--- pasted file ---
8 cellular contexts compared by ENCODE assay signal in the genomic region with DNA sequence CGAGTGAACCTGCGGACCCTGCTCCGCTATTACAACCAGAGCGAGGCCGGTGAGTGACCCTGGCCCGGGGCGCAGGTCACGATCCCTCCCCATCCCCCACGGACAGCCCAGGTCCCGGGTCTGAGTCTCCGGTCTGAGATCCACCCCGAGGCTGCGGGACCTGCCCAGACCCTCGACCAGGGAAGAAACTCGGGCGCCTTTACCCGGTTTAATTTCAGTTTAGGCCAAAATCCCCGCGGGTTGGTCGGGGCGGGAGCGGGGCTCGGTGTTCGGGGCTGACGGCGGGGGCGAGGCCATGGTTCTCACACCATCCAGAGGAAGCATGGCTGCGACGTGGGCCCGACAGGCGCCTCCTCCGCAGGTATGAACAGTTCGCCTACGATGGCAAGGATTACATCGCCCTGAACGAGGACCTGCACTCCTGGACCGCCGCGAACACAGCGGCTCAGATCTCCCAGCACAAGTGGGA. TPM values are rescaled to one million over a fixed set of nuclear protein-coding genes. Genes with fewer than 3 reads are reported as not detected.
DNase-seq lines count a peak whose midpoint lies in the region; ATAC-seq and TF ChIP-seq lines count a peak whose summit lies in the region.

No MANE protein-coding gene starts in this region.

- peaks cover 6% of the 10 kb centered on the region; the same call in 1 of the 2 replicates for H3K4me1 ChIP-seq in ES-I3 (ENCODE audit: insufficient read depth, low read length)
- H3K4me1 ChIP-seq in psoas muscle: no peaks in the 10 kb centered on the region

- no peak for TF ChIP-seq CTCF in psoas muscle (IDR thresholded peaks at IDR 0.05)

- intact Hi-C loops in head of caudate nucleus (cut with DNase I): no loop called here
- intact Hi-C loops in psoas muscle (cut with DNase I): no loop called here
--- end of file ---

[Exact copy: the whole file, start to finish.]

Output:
8 cellular contexts compared by ENCODE assay signal in the genomic region with DNA sequence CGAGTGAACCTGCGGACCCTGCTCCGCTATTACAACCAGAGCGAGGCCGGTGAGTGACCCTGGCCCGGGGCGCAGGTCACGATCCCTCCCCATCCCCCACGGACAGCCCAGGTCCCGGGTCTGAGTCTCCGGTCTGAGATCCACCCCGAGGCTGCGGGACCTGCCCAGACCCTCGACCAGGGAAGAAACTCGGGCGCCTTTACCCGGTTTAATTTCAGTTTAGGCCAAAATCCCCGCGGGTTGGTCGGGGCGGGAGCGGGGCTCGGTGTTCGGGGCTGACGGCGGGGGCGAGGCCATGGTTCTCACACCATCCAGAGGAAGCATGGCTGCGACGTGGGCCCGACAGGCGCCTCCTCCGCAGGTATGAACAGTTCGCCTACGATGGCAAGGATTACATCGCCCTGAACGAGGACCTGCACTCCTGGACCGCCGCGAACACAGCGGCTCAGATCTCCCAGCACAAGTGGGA. TPM values are rescaled to one million over a fixed set of nuclear protein-coding genes. Genes with fewer than 3 reads are reported as not detected.
DNase-seq lines count a peak whose midpoint lies in the region; ATAC-seq and TF ChIP-seq lines count a peak whose summit lies in the region.

No MANE protein-coding gene starts in this region.

- peaks cover 6% of the 10 kb centered on the region; the same call in 1 of the 2 replicates for H3K4me1 ChIP-seq in ES-I3 (ENCODE audit: insufficient read depth, low read length)
- H3K4me1 ChIP-seq in psoas muscle: no peaks in the 10 kb centered on the region

- no peak for TF ChIP-seq CTCF in psoas muscle (IDR thresholded peaks at IDR 0.05)

- intact Hi-C loops in head of caudate nucleus (cut with DNase I): no loop called here
- intact Hi-C loops in psoas muscle (cut with DNase I): no loop called here